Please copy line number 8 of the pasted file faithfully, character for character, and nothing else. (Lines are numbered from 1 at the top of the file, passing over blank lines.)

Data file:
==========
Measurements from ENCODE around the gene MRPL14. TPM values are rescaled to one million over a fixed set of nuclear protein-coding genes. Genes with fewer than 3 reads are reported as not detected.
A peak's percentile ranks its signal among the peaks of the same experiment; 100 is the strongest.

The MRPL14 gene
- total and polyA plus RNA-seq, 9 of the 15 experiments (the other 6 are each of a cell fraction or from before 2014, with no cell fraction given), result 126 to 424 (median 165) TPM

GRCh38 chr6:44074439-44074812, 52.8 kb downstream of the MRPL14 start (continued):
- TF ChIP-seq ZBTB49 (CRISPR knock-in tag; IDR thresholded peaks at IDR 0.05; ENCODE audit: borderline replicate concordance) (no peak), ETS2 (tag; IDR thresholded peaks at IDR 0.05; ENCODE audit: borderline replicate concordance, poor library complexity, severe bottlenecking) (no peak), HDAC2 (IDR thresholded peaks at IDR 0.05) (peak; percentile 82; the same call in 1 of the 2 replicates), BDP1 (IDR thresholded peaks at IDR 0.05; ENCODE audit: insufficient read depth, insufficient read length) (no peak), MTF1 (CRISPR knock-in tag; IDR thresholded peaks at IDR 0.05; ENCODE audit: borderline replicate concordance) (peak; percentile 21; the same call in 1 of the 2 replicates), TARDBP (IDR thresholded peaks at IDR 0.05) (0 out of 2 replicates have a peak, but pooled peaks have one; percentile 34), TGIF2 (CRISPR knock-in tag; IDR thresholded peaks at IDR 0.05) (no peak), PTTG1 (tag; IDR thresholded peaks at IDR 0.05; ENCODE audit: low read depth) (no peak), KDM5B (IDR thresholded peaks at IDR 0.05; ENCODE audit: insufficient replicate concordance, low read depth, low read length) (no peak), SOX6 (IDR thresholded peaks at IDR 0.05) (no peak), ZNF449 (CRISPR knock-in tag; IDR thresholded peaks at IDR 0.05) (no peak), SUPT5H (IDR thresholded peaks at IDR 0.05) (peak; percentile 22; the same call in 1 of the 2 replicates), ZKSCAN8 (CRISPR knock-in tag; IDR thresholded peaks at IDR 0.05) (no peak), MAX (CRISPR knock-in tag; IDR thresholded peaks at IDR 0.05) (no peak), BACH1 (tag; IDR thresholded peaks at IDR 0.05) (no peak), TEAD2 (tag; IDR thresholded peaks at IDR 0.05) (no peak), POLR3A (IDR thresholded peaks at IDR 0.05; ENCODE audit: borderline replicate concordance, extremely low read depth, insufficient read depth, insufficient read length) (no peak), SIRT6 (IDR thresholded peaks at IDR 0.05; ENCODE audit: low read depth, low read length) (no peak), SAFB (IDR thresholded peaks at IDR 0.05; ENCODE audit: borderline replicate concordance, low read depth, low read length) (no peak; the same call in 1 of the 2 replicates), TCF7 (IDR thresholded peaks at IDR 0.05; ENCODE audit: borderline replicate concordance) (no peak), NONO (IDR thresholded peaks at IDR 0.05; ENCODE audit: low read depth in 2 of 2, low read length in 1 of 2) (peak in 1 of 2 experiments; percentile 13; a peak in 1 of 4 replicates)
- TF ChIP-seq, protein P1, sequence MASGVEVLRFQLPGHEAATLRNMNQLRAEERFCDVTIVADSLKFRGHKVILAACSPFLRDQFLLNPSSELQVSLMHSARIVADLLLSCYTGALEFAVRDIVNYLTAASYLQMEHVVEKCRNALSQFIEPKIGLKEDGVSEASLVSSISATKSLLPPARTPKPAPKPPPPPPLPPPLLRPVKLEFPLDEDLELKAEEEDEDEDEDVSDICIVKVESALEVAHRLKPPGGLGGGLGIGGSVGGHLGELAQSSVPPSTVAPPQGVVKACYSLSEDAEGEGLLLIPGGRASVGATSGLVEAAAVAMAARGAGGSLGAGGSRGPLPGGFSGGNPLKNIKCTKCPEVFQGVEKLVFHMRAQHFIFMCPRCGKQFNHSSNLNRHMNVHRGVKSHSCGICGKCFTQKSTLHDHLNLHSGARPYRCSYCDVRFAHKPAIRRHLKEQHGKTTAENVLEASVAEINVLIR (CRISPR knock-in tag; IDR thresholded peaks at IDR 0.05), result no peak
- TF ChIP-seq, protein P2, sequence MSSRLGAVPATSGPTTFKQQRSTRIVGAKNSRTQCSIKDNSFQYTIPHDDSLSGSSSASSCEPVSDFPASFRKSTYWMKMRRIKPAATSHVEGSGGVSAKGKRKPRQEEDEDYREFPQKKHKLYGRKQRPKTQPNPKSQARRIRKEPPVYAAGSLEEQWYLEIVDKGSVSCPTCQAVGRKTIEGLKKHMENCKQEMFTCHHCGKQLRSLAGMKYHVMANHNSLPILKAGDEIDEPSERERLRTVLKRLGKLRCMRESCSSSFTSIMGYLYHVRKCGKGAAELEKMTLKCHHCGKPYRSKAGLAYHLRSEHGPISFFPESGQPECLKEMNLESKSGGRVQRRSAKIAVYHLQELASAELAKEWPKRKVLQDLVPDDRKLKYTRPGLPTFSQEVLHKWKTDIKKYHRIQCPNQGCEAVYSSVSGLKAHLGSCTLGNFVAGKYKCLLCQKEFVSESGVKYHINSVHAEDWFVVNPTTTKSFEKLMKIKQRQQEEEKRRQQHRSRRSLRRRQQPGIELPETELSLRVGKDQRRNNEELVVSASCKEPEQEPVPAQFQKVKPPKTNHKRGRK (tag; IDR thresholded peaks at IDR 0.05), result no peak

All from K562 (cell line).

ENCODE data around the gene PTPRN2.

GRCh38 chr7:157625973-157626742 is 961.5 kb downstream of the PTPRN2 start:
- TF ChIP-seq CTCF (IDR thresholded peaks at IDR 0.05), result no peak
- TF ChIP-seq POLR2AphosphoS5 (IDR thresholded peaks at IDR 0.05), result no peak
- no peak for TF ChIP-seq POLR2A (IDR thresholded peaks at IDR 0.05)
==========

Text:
- TF ChIP-seq, protein P2, sequence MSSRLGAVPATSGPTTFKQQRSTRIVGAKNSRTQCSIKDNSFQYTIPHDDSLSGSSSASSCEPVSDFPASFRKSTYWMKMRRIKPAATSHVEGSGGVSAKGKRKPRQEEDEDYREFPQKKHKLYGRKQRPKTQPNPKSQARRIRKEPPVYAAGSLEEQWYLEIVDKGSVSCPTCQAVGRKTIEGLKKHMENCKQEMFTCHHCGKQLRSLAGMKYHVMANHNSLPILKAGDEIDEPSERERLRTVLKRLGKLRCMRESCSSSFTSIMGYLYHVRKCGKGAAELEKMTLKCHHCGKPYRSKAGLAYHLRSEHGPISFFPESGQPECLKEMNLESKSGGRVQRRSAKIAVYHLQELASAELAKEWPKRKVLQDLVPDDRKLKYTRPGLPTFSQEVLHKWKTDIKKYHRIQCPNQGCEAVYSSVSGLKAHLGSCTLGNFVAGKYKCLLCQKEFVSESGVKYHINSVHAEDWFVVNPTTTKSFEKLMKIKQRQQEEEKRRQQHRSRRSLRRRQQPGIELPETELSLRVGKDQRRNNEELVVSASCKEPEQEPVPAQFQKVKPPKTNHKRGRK (tag; IDR thresholded peaks at IDR 0.05), result no peak